Reneging on insurance promises
By PAMELA HASTEROK
TALLAHASSEE — Lawmakers are putting Citizens’ customers on a glide path out of the state.
That’s legislators’ latest term for hiking rates on the poor shlubs who insure their homes through state-run Citizens Property Insurance. The House would glide Citizens’ rates up 20 percent a year, the Senate 10 percent. Neither would limit how many years in a row the insurer could raise its rates.
Representatives from Citizens say they need to increase premiums at least 55 percent for customers who hold wind-only policies and 40 percent for everyone else.
Lawmakers would also force Citizens’ customers to pay a 25 percent surcharge in the event of a major storm, up from 15 percent.
If that weren’t enough, the Legislature is ready to reduce the amount of cheap reinsurance the state sells to insurance companies. Cutting the catastrophe fund’s ability to pay insurance companies’ losses could shove homeowners’ premiums up another 30 percent.
Lawmakers must take these drastic actions, they say, or the state will go bankrupt.
Who, you might ask, was so foolish as to double the hurricane catastrophe fund just two years ago? Who froze rates for Citizens customers for three years in a row? Legislators did.
Florida was in an economic vise in 2007 as property insurance rates skyrocketed after the hurricanes of 2004-5. People abandoned the state because they couldn’t afford to insure their homes.
Florida, lawmakers said, would soon be bankrupt.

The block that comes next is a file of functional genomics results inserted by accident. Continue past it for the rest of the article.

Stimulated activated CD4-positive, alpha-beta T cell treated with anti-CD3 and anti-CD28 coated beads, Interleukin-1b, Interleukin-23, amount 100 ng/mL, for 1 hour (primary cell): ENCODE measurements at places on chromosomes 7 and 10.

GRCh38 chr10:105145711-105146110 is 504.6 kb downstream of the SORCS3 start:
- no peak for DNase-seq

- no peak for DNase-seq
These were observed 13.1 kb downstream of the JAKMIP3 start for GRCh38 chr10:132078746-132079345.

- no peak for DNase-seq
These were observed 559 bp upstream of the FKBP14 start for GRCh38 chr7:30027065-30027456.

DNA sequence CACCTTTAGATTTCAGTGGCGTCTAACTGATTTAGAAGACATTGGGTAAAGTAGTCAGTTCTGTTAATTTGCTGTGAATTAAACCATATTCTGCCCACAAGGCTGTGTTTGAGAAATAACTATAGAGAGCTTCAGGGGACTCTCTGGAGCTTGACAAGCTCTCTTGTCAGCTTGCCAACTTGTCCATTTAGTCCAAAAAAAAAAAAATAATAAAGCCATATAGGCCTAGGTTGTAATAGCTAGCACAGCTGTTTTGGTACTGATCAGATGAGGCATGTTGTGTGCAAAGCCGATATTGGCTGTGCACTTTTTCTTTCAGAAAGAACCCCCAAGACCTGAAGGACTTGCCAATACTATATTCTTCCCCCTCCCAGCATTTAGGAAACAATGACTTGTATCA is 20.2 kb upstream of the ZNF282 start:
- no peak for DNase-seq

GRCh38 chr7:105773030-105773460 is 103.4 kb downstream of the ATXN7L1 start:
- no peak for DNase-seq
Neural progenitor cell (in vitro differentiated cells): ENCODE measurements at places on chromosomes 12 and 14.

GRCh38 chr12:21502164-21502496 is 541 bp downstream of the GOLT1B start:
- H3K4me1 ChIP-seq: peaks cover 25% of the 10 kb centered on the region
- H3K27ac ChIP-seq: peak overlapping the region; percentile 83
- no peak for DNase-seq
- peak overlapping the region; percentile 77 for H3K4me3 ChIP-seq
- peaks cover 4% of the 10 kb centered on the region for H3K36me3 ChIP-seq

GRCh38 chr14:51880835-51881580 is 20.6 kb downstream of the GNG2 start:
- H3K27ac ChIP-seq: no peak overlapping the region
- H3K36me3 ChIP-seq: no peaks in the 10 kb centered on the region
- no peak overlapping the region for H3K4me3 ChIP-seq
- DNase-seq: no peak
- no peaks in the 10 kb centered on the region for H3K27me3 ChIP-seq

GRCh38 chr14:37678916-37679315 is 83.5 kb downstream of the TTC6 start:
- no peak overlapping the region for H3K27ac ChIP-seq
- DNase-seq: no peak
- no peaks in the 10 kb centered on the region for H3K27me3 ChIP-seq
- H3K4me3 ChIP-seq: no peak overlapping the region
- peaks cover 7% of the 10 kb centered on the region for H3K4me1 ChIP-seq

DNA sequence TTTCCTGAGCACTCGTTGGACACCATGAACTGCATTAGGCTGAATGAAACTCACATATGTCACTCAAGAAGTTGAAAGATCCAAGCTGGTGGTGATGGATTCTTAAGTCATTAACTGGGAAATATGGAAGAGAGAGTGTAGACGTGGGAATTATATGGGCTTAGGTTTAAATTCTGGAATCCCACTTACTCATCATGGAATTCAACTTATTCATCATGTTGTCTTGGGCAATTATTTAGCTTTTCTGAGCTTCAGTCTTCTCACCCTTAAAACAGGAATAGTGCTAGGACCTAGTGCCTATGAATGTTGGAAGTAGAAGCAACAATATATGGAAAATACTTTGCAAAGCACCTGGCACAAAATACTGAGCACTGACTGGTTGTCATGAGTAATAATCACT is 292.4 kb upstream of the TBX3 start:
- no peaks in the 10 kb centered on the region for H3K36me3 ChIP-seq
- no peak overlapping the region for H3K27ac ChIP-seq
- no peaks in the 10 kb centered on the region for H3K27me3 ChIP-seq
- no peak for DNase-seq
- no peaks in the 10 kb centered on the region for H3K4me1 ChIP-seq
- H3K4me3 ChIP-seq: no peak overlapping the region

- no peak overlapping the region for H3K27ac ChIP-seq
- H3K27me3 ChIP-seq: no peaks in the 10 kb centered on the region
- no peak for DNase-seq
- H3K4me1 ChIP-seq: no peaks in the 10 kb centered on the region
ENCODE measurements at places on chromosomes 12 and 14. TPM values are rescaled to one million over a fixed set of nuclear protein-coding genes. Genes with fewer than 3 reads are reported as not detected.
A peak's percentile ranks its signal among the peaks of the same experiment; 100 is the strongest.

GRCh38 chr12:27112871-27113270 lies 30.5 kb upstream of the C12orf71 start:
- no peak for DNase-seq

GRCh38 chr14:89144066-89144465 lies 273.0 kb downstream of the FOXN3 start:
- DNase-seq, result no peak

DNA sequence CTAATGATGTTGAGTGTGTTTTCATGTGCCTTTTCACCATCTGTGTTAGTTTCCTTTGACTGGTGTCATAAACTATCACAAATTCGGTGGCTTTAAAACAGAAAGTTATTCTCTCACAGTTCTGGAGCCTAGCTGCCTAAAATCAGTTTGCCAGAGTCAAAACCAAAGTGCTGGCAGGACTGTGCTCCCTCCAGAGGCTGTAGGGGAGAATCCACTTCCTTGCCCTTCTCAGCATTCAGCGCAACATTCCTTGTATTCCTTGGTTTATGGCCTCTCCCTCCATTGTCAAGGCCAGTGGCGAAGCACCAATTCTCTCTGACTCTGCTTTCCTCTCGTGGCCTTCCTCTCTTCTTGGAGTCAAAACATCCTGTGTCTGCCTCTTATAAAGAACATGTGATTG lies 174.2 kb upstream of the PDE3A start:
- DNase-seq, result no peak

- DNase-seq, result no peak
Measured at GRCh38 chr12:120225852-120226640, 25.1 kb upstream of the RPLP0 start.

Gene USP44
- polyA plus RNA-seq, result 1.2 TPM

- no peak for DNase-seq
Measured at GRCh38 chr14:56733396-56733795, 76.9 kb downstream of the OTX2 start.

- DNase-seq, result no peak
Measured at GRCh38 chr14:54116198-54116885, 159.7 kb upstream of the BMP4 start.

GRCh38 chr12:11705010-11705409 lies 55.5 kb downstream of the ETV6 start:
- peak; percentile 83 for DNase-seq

Led by newly inaugurated Gov. Charlie Crist, legislators rushed to put homeowners out of their pain. They froze rates for Citizens’ policy holders and made lots of cheap reinsurance available to hold down premiums for private customers.
So what is it? Is Florida going bankrupt because nobody can afford to insure their homes? Or is the state going bankrupt because property insurance rates are too low?
It’s whatever lawmakers say it is today.
Watching the debate is like watching children swat a tether ball back and forth. Three-year-olds, however, have a longer attention span.
Our elected representatives seem unfazed by their fickleness. Most unabashedly admit they’re reneging on the promises they made just two years ago to keep home insurance affordable.
That was then, they say.
As for the governor who made the issue a centerpiece of his campaign, Crist appears willing to let rates rise. How much, he won’t say. His office contends the 2007 reforms brought in 40 new insurance companies, increasing competition and keeping premiums under control.
Lawmakers claim only one of the new firms has a secure financial rating. They point to the impending exit of the state’s largest private insurer, State Farm — because state regulators denied it a 47 percent increase — as part of the problem. Paying higher premiums, legislators say, is better than allowing a property insurance system that cannot pay its claims.
More than two-thirds of Floridians live near the coast and almost 80 percent of the state’s real estate value is located there. But the 2004-5 hurricanes hit communities from Orlando to Opa-Locka. Legislators ought to realize that all Floridians are in the path of a storm. Sharing the risk, rather than parceling it out, could be the solution to creating a financially solvent system.
People started leaving the state in droves in 2006. If lawmakers glide insurance rates up sharply, more will follow.
– Call Hasterok at (386) 681-2223.